An impressive statute stands tall in front of the BMC in Mumbai. That statue is of Sir Pherozeshah Mehta, also known as the Lion of Bombay, a man who was one of very few who espoused the involvement of Indians in politics, at a time when few Indians had discussed or embraced the idea of total political independence from Britain. He was also responsible for drafting the Bombay Municipal Act of 1872.
Born in 1845, into the family of a middle-class trader, Mehta studied at the Elphinstone College, from where he graduated in 1964. Post that, he obtained his Masters of Arts degree, with honours, six months later, from the University of Mumbai, whose principal Sir Alexander Grant nominated him as a Fellow of the University.
Mehta went to England to study law at Lincoln’s Inn, in London, and was called to the Bar in 1868. He returned to India, was admitted to the Bar, and soon established a practice for himself in a profession which had been long-dominated by British lawyers.
Mehta was the one to point out the need for reforms in the Bombay Municipal Government. He would go on to draft the Bombay Municipal Act of 1872 and thus was considered the “Father of Bombay Municipality”. Mehta would eventually join politics, after quitting his law practice.
The extent of Sir Pherozeshah Mehta’s influence can be judged by the number of halls, roads and law colleges named after him. The Pherozeshah Mehta Bhavan and Research Centre at the University of Mumbai, at its Kalina Campus is an example.
S M Krishna, the 19th Governor of Maharashtra from 2004-2008, paid rich tributes to Mehta during the inauguration ceremony of the aforementioned research center, saying that Mehta always resisted the Government’s interference in University functioning. Krishna went on to say that throughout his career in public life, Mehta stood up to defend the rights and privileges of the University, as quoted by OneIndia.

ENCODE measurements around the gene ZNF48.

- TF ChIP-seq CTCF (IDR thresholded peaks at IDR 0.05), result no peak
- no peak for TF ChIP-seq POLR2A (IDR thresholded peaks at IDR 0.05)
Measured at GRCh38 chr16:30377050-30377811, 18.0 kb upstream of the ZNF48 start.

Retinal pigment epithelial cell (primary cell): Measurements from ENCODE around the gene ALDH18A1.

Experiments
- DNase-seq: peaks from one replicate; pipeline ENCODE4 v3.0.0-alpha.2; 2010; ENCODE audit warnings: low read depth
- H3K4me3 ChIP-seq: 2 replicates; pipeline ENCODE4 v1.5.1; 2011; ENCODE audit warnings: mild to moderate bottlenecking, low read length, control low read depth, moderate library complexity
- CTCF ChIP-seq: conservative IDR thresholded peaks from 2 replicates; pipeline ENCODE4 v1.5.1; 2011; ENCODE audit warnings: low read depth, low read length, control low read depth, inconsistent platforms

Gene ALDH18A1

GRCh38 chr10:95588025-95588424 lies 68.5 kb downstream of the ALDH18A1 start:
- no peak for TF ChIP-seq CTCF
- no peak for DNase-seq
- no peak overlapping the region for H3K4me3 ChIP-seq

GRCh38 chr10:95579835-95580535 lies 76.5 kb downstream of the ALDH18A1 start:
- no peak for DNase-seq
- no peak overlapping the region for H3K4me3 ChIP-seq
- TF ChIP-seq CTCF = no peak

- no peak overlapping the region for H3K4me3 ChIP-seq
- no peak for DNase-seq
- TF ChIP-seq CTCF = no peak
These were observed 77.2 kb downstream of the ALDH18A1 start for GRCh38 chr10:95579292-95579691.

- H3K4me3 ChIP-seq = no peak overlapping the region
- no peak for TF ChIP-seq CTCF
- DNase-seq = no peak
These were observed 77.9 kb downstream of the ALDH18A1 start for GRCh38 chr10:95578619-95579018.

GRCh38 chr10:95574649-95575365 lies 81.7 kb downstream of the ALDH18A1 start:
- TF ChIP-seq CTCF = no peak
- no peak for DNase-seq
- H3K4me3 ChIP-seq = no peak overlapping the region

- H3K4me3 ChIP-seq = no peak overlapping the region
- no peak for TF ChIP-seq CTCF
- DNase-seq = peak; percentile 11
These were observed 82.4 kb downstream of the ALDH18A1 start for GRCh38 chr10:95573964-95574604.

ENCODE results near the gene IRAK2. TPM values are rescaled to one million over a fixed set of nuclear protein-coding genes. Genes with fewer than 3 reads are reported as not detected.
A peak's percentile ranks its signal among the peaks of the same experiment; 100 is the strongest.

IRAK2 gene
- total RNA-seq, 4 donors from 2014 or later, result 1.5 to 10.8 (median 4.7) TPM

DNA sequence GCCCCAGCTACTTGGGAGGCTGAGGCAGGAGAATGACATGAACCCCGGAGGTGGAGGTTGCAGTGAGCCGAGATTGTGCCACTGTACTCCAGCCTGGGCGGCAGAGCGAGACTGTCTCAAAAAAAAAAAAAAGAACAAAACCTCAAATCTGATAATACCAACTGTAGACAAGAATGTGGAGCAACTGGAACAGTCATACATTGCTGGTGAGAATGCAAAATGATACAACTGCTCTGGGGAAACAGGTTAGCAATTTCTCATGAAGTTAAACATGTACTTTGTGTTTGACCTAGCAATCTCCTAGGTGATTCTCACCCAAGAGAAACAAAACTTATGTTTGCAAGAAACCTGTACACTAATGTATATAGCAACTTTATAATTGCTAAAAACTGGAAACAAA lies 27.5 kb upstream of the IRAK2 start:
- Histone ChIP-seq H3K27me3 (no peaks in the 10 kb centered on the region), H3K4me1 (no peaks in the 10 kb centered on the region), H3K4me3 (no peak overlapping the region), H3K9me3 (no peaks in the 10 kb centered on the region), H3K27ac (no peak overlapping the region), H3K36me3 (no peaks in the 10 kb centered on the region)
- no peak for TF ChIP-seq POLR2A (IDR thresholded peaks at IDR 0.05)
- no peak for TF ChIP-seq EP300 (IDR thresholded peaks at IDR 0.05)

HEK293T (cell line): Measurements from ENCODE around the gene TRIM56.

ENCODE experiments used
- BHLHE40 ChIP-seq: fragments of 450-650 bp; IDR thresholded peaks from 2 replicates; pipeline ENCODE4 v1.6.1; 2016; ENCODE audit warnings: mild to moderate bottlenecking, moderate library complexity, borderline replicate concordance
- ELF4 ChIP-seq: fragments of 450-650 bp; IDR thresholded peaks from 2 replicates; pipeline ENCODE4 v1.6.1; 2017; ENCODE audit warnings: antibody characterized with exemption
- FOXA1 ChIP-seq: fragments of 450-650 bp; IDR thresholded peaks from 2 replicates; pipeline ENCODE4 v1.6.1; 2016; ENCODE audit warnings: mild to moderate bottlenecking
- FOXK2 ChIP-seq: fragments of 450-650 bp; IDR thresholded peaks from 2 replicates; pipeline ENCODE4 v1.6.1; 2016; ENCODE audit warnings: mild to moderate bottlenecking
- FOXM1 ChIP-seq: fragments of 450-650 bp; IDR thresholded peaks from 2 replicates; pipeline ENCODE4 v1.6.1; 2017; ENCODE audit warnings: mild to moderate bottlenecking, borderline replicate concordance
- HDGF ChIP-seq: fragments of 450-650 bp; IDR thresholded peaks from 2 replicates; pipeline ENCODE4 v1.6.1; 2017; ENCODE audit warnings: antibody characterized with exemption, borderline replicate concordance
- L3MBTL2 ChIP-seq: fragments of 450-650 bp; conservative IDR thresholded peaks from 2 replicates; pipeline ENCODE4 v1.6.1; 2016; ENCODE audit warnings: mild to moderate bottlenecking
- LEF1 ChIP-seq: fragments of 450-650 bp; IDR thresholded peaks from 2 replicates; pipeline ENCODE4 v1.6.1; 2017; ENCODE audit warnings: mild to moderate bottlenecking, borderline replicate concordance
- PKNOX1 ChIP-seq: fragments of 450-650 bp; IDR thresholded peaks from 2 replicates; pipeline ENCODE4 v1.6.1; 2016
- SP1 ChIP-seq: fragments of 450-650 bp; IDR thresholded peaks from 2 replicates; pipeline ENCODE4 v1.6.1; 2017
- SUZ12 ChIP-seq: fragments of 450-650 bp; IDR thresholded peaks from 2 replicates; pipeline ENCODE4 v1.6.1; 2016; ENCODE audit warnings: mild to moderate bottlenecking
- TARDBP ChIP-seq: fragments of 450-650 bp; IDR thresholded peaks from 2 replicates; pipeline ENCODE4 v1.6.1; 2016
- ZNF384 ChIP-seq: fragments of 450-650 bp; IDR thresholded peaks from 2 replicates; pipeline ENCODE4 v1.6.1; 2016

Mehta was the president of the Bombay Presidency Association and one of the founders of the Indian National Congress. A portrait of Mehta hangs at the Indian Parliament House. He was nicknamed the ‘Lion of Bombay’ and the ‘Uncrowned King of Bombay’. He was respected and is still revered by young Indians, for his leadership in India’s legal profession.
In 1910, Mehta started a newspaper, which would go on to find fame. The Bombay Chronicle, created by him, spoke of the treatment of Indians in South Africa, which led Gandhi to perform a passive resistance movement there. Befittingly, when Gandhi arrived in India, Pherozeshah Mehta presided over the 12 January 1915 public meeting to welcome him. The newspaper itself was an important agency for expressing Indian public opinion towards the nationalist movement.
Mehta devoted a lot of his time to municipal work, and many of Mumbai’s magnificent buildings owe their existence to his labour-of-love enthusiasm. He took charge of the Municipal Corporation for a long time and laid down policies for the city’s development.
Newspaper archives from the period speak of Mehta as setting out the duties of the of the Municipal Corporation in key areas of sanitation and health, water supply, creation and maintenance of roads, management of hospitals, refuse collection and disposal, sewerage, cemeteries, crematoria, parks, public spaces, beaches and building works.
Mehta was a much-admired man, and an excerpt from his speech at the Indian National Congress Session, in Kolkata, shows his far-sighted thinking.
In no uncertain terms, Mehta talks about taking risks in the speech. He spoke about everything going through several phases, firstly of ridicule, and secondly by abuse, followed by partial concession and warnings against taking “the big jump”.
He was elected as the President of the Reception Committee, when the Congress sessions met in Bombay, both in 1889 and 1904.
It was on 5th November 1915 that Mehta breathed his last. His magnetic personality ceased to exist, and funds were collected to erect an imposing statue to honour his memory. He will always be remembered as the one who gave up a successful law practice to enter public life as a nationalist.
(Edited by Shruti Singhal)
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